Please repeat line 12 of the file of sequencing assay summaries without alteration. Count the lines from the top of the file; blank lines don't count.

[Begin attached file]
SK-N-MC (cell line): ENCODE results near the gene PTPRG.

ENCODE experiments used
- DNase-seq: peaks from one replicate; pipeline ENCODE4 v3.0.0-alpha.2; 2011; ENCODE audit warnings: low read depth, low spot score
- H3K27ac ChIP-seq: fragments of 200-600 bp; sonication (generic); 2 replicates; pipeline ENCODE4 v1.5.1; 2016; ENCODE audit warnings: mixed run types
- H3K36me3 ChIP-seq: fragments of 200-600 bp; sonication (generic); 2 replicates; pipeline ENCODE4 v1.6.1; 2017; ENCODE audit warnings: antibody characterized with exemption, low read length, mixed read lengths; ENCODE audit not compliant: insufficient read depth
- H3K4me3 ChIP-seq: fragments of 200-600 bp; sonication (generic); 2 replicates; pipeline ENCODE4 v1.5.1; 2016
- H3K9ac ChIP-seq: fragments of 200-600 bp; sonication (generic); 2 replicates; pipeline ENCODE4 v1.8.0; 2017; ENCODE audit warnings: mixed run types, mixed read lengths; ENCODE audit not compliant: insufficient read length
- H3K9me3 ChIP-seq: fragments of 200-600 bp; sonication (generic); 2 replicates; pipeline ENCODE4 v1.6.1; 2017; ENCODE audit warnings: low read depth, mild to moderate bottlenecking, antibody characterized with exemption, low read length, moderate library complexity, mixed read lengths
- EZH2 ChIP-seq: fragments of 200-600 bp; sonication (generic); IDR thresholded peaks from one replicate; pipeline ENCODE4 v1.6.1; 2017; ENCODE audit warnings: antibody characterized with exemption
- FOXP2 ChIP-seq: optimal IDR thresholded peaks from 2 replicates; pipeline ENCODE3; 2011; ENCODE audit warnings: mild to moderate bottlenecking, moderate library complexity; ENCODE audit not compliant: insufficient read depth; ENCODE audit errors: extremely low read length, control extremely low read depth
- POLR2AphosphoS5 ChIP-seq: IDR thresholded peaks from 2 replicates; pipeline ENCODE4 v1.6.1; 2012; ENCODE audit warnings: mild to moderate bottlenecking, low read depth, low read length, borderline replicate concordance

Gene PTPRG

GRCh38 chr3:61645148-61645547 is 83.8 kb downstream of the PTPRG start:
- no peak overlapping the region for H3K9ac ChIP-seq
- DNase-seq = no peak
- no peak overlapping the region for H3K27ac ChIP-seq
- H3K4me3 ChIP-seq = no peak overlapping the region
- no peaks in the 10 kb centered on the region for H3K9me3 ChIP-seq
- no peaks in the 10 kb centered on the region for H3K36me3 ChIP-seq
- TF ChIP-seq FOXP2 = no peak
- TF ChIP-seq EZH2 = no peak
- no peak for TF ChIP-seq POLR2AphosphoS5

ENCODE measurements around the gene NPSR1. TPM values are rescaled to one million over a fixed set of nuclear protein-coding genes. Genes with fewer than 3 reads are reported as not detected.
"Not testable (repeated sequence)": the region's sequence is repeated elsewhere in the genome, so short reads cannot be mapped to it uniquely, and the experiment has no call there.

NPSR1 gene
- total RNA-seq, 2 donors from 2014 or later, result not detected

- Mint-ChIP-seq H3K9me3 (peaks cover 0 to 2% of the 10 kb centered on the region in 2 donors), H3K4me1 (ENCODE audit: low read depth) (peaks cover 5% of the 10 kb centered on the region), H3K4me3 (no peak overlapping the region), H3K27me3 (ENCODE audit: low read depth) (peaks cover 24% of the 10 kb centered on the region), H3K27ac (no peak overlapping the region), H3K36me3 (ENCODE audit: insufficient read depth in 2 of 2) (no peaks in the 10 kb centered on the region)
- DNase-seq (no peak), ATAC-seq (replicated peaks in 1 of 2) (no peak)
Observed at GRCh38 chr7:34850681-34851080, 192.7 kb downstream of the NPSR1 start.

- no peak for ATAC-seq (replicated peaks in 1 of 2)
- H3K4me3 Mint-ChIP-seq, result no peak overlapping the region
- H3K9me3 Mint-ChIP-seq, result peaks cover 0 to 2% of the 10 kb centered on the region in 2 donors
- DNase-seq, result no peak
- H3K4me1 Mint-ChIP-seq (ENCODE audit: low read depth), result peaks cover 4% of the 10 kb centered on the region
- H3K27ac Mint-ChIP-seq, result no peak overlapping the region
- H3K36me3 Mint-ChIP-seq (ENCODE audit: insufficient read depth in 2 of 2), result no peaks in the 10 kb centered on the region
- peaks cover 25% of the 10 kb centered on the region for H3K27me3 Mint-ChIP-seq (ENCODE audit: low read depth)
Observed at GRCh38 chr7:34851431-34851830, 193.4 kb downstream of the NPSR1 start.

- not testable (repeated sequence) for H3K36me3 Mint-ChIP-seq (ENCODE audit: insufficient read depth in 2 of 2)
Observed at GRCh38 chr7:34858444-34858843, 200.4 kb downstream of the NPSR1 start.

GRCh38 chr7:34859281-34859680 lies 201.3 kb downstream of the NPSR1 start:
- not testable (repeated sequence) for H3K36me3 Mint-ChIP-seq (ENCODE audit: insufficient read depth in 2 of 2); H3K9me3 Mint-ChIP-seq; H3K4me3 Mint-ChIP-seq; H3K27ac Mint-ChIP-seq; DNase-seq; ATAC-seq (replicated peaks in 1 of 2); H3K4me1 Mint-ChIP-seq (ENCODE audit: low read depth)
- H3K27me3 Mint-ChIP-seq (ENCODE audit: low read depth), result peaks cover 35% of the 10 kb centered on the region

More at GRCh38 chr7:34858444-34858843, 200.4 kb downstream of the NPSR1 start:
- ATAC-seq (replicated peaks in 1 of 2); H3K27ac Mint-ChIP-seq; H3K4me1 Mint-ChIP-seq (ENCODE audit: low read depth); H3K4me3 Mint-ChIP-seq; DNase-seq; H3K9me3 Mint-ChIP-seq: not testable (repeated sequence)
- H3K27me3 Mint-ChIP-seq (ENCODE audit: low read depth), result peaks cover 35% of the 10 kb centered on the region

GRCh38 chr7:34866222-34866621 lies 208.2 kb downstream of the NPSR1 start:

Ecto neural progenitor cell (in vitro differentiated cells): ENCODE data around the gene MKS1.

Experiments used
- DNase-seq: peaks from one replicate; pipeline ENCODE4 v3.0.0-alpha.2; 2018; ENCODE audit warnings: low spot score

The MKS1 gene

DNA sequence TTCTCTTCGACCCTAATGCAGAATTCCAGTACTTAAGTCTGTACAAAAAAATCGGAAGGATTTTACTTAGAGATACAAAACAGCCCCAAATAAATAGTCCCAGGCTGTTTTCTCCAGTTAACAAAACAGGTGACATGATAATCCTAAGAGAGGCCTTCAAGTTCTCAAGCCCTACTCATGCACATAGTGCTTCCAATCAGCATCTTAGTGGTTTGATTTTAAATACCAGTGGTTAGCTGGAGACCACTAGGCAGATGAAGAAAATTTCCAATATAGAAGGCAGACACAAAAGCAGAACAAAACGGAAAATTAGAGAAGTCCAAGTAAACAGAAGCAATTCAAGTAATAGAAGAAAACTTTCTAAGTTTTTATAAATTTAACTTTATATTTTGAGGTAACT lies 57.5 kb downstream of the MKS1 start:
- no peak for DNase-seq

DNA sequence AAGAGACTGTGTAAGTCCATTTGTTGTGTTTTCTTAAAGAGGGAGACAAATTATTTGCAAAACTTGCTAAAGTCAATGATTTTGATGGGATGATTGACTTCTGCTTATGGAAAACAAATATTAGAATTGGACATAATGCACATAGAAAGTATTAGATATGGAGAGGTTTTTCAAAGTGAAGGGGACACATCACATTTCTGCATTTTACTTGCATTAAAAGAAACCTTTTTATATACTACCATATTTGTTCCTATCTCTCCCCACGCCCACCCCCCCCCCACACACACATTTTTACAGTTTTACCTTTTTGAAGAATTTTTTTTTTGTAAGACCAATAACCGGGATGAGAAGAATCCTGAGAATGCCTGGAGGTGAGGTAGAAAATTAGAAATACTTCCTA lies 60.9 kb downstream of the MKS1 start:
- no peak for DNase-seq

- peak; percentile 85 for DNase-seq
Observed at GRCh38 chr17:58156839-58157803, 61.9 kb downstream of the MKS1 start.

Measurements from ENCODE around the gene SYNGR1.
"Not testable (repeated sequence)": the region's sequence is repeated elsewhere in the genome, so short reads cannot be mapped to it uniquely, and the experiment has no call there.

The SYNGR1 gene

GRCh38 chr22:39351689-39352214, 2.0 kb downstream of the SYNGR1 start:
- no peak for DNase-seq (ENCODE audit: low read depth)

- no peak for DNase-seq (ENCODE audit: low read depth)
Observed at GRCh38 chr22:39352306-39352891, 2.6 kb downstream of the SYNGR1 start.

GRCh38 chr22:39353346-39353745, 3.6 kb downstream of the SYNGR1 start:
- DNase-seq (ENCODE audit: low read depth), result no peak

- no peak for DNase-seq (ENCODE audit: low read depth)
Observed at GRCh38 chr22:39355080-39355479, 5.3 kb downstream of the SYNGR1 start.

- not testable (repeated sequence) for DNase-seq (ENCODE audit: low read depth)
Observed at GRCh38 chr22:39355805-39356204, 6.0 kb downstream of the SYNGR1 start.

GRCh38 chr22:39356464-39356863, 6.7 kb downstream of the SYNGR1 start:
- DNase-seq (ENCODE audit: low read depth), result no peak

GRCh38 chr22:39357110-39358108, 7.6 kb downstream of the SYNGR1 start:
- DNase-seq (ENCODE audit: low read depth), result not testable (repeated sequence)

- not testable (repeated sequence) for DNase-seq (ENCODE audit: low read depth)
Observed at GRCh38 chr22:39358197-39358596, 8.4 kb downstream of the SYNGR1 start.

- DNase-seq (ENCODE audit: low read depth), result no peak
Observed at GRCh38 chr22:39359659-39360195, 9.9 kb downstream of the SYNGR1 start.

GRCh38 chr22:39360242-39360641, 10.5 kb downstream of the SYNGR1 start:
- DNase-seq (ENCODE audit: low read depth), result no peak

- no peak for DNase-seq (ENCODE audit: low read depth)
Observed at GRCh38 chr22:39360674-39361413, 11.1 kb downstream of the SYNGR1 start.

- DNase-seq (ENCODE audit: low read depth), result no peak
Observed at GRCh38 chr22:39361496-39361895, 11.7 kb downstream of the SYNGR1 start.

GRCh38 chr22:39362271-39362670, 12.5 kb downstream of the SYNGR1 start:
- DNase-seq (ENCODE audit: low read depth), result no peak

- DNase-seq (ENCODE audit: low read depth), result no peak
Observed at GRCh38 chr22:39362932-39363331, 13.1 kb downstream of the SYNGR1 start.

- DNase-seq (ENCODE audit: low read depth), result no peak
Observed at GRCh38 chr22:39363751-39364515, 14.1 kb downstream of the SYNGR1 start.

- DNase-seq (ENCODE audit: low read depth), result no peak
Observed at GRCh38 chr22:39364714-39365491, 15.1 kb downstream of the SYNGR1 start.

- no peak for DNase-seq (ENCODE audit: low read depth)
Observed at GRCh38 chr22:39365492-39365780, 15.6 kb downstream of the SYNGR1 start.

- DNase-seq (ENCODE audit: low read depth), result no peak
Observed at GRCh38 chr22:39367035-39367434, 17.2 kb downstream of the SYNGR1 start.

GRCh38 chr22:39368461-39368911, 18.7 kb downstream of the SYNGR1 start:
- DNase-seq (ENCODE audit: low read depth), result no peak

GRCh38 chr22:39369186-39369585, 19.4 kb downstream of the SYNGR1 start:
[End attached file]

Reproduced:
Gene PTPRG